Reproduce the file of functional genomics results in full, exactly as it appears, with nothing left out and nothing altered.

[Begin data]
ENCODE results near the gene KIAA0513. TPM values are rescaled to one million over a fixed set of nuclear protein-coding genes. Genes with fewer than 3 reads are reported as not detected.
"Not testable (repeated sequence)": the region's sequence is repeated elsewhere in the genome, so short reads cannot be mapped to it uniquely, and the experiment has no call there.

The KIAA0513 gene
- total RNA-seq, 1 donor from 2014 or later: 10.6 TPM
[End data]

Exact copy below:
ENCODE results near the gene KIAA0513. TPM values are rescaled to one million over a fixed set of nuclear protein-coding genes. Genes with fewer than 3 reads are reported as not detected.
"Not testable (repeated sequence)": the region's sequence is repeated elsewhere in the genome, so short reads cannot be mapped to it uniquely, and the experiment has no call there.

The KIAA0513 gene
- total RNA-seq, 1 donor from 2014 or later: 10.6 TPM